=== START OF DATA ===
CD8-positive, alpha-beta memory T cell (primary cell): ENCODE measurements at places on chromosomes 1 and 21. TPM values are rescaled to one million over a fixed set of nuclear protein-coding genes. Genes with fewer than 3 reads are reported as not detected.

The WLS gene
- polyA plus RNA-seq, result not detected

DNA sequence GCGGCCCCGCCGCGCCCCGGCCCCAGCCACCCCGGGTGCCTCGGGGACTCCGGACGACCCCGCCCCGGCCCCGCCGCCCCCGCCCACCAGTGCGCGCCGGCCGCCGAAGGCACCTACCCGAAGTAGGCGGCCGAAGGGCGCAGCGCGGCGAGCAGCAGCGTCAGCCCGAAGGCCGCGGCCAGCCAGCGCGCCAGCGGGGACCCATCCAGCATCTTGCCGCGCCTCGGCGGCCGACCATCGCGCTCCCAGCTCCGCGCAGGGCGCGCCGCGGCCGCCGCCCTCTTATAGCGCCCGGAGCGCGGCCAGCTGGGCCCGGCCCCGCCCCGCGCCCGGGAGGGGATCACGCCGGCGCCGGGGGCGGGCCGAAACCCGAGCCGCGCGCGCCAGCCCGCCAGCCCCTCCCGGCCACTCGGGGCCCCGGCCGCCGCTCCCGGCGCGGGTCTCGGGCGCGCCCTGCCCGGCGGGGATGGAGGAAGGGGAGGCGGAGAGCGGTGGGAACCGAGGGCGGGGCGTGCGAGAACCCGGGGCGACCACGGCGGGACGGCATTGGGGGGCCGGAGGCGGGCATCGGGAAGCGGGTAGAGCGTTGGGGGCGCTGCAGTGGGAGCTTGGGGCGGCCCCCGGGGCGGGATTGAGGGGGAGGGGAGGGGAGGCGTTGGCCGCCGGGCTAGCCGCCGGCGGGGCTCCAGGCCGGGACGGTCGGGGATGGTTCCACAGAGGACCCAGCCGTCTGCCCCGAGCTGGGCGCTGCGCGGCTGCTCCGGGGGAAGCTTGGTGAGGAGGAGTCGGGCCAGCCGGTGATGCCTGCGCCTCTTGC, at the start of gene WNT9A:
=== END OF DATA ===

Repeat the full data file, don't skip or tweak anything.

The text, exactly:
CD8-positive, alpha-beta memory T cell (primary cell): ENCODE measurements at places on chromosomes 1 and 21. TPM values are rescaled to one million over a fixed set of nuclear protein-coding genes. Genes with fewer than 3 reads are reported as not detected.

The WLS gene
- polyA plus RNA-seq, result not detected

DNA sequence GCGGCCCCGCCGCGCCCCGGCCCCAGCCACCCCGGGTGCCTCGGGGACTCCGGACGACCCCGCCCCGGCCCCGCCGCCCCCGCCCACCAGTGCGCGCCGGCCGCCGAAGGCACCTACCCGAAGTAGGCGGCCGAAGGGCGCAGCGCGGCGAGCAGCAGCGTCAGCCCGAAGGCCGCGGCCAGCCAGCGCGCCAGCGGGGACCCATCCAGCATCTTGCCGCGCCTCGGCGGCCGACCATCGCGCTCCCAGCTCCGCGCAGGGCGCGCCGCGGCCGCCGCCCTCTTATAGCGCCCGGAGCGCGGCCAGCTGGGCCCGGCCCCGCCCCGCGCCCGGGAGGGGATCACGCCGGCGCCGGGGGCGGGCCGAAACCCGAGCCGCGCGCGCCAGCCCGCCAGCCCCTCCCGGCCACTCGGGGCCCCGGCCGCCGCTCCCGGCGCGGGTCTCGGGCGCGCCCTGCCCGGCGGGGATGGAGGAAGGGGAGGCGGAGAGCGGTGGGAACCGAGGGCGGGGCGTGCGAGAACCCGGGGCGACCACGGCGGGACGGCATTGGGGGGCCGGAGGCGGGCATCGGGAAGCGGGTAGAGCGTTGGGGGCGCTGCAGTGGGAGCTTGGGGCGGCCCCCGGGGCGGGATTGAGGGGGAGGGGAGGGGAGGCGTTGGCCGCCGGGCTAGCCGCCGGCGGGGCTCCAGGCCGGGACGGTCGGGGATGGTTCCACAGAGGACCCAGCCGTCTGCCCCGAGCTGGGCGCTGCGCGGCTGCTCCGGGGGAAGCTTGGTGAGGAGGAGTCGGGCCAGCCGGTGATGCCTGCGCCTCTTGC, at the start of gene WNT9A: